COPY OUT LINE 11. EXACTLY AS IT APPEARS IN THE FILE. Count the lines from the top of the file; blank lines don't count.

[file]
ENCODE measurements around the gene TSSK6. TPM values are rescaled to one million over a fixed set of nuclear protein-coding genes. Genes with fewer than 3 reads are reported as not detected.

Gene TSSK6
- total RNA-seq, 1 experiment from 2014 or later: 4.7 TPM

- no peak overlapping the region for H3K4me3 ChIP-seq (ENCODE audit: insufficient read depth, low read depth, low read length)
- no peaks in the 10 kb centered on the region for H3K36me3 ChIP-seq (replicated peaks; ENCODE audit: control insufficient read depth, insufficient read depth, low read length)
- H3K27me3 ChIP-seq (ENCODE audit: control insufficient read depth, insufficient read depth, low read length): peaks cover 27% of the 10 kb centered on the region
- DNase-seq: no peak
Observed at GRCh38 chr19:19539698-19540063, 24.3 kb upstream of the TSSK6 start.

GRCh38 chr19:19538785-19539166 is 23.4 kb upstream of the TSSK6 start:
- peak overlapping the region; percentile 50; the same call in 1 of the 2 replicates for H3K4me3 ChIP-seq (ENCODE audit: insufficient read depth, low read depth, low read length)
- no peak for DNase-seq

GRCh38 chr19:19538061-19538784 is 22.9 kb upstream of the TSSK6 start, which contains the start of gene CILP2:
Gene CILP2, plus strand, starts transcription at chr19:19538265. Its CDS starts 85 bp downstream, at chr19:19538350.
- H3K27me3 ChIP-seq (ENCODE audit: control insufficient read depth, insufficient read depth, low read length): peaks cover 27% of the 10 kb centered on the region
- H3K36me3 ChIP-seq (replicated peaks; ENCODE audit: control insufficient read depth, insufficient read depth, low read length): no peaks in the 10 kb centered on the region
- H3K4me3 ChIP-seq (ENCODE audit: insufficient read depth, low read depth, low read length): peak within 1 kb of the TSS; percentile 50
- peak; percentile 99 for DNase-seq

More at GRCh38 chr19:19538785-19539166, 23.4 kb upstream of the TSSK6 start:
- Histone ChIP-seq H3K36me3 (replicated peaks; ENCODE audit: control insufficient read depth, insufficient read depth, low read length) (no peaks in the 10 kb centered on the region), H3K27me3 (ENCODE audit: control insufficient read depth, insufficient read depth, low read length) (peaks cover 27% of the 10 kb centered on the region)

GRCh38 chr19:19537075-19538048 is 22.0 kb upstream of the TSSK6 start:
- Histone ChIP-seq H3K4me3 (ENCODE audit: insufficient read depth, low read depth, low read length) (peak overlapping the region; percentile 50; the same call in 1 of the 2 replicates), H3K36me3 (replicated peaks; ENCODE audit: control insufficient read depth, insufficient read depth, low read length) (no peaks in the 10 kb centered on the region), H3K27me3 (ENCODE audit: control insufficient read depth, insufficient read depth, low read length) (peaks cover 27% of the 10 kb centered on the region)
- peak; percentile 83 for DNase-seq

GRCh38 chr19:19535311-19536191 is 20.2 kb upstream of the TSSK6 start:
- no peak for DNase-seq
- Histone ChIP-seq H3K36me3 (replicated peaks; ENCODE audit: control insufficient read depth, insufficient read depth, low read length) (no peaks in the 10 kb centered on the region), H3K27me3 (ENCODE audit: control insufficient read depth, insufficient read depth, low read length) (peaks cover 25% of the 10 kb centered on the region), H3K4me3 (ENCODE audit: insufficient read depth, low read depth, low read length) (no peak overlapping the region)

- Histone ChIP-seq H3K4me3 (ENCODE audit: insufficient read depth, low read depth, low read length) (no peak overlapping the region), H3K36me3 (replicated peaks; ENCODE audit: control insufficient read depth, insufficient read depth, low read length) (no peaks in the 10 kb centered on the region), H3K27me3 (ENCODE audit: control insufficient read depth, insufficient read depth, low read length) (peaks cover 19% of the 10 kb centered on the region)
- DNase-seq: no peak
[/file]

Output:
- no peak for DNase-seq